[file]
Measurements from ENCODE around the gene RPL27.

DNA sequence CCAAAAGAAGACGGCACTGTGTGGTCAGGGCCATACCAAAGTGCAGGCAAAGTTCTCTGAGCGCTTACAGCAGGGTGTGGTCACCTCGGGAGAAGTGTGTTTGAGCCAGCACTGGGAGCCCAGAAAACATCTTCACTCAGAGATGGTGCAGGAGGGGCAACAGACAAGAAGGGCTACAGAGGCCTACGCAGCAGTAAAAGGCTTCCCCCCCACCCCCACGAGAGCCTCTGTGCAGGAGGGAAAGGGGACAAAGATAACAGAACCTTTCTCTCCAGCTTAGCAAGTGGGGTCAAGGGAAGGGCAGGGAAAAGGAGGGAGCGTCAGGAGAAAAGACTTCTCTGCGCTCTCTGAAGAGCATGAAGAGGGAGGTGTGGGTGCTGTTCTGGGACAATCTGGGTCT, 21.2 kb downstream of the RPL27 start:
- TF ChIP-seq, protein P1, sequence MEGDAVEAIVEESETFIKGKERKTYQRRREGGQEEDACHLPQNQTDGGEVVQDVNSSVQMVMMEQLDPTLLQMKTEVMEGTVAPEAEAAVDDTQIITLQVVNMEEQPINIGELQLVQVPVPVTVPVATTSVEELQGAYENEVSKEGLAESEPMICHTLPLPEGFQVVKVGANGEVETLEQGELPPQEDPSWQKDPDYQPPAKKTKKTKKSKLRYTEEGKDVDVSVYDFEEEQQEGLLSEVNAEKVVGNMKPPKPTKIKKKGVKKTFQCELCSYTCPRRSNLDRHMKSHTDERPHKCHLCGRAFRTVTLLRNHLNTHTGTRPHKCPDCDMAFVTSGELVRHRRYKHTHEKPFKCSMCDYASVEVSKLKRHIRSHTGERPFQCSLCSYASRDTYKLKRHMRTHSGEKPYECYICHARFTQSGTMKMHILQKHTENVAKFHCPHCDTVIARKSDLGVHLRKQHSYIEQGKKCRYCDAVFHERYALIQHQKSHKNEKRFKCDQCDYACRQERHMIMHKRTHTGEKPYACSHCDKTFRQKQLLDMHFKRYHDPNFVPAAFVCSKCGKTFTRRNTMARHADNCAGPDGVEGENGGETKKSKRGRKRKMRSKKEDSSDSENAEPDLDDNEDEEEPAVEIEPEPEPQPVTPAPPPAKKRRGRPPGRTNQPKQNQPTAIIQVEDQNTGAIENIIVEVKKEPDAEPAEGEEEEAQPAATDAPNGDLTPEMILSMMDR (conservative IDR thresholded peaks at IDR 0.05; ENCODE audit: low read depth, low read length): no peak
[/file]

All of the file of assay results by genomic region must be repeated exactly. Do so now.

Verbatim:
Measurements from ENCODE around the gene RPL27.

DNA sequence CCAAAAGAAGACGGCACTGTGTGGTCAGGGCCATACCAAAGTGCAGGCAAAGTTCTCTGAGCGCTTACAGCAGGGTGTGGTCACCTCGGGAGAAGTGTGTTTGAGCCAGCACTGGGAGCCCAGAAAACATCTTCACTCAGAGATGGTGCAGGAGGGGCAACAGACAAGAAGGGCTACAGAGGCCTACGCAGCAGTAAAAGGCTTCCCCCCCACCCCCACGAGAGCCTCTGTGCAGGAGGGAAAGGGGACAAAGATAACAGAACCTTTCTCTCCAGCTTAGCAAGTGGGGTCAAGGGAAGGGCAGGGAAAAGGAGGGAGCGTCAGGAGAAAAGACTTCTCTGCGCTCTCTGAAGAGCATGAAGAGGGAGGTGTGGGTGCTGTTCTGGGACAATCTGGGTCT, 21.2 kb downstream of the RPL27 start:
- TF ChIP-seq, protein P1, sequence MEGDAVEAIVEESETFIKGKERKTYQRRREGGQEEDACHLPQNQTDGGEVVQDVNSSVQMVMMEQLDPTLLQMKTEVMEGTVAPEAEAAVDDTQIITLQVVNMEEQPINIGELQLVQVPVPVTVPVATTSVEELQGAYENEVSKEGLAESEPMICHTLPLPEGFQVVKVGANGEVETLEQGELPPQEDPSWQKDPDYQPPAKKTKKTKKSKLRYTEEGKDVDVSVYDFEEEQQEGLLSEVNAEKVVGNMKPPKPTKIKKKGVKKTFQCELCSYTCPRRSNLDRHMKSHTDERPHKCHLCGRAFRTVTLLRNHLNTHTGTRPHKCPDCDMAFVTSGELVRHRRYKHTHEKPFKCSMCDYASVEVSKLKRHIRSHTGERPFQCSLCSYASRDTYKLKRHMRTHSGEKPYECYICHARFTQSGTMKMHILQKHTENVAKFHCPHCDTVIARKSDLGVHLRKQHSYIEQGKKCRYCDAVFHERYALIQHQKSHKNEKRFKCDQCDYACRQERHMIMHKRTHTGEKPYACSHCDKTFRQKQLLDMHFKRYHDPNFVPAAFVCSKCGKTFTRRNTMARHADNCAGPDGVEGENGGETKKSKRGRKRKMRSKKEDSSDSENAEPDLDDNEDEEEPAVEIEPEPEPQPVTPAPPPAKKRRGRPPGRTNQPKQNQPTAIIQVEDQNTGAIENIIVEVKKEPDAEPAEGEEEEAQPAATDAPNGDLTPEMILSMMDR (conservative IDR thresholded peaks at IDR 0.05; ENCODE audit: low read depth, low read length): no peak